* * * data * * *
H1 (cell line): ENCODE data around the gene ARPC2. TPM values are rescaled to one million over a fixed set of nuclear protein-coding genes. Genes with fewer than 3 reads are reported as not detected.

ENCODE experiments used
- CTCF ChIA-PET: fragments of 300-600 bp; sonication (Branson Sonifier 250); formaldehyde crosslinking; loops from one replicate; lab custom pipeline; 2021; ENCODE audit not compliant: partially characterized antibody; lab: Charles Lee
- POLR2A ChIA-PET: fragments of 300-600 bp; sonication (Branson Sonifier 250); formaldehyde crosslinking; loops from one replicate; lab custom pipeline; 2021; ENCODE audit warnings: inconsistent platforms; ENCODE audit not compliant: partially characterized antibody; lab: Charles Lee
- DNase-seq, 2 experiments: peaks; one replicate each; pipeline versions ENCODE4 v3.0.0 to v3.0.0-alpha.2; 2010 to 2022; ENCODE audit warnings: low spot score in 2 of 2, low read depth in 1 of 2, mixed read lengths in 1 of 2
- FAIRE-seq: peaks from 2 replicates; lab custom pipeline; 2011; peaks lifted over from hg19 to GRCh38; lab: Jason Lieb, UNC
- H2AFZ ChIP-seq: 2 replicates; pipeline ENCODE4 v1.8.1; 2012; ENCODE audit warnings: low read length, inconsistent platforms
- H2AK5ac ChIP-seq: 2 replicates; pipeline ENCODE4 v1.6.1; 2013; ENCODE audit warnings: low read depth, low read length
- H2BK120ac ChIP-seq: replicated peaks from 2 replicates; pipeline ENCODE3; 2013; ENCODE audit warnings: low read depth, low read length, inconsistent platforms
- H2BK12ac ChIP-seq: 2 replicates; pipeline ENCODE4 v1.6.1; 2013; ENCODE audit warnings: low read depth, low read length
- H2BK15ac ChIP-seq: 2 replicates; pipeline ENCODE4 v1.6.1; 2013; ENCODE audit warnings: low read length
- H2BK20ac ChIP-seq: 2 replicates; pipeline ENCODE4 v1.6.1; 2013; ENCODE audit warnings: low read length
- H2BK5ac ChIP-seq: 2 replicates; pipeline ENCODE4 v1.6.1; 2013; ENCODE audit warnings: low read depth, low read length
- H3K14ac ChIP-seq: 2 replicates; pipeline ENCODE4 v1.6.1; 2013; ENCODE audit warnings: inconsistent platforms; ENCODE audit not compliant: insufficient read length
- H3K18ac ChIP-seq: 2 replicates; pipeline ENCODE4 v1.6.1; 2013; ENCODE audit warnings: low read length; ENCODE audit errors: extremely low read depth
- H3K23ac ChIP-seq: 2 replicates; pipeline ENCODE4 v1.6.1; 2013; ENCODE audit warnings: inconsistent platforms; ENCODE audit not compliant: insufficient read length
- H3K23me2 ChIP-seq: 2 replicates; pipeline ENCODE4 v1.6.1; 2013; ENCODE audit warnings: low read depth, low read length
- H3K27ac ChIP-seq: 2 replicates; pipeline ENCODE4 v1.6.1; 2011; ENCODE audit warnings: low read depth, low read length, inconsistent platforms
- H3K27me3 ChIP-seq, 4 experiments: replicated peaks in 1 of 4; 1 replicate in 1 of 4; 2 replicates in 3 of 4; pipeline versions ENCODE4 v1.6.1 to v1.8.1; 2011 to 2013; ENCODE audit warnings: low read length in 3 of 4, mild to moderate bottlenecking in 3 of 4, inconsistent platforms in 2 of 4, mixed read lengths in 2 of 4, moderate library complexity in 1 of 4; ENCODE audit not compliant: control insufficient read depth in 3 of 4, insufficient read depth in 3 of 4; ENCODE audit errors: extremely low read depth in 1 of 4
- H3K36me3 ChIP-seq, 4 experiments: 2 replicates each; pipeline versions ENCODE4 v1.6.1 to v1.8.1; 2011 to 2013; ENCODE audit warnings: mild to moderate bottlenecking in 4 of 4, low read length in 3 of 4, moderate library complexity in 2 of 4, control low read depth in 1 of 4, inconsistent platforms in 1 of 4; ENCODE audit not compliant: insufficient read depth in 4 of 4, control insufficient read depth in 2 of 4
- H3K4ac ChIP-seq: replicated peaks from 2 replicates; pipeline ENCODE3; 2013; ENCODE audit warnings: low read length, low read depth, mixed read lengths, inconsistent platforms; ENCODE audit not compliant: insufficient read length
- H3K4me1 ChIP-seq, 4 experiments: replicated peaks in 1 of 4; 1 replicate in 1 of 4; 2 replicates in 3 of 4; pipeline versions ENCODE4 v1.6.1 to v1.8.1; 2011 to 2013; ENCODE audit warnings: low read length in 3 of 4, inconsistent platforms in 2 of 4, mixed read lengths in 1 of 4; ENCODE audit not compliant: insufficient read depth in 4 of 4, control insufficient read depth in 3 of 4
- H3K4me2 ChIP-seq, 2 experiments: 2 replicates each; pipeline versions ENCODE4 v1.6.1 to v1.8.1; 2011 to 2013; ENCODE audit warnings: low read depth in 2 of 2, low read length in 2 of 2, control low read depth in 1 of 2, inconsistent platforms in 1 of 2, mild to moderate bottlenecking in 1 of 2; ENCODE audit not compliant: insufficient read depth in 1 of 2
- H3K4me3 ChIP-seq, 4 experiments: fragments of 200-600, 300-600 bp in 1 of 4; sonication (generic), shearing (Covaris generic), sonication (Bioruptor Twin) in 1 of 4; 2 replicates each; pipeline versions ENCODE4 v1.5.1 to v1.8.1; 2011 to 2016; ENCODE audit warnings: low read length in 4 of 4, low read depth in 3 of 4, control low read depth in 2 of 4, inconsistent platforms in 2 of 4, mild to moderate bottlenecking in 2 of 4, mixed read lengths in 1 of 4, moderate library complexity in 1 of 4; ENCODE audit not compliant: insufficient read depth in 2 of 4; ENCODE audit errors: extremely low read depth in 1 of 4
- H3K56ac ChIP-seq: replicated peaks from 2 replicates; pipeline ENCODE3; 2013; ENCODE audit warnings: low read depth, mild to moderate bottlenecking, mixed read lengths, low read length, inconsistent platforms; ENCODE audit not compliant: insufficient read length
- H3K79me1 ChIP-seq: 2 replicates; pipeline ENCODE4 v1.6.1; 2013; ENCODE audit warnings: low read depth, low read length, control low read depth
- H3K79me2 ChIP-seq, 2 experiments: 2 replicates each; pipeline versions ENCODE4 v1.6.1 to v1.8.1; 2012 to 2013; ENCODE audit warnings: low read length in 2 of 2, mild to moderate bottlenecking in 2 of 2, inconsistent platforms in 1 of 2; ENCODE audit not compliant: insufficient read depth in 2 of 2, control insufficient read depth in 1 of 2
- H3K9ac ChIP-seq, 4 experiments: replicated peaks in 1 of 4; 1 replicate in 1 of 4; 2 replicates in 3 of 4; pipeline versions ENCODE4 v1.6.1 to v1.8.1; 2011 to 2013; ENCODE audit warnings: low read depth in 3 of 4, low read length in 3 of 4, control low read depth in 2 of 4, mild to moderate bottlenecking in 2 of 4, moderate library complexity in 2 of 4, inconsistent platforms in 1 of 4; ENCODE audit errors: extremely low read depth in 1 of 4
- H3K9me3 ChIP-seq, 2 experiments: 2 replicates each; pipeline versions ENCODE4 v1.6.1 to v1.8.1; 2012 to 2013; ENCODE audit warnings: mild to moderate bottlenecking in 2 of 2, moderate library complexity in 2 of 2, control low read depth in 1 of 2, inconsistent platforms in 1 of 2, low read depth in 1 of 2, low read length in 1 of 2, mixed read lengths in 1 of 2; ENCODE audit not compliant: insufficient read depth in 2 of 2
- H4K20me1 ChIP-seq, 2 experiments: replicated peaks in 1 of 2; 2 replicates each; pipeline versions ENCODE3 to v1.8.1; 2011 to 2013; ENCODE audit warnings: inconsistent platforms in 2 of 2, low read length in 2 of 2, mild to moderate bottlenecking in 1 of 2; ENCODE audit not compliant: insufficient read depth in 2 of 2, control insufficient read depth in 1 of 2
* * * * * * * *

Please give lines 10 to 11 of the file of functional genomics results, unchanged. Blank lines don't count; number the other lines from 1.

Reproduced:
- H2BK12ac ChIP-seq: 2 replicates; pipeline ENCODE4 v1.6.1; 2013; ENCODE audit warnings: low read depth, low read length
- H2BK15ac ChIP-seq: 2 replicates; pipeline ENCODE4 v1.6.1; 2013; ENCODE audit warnings: low read length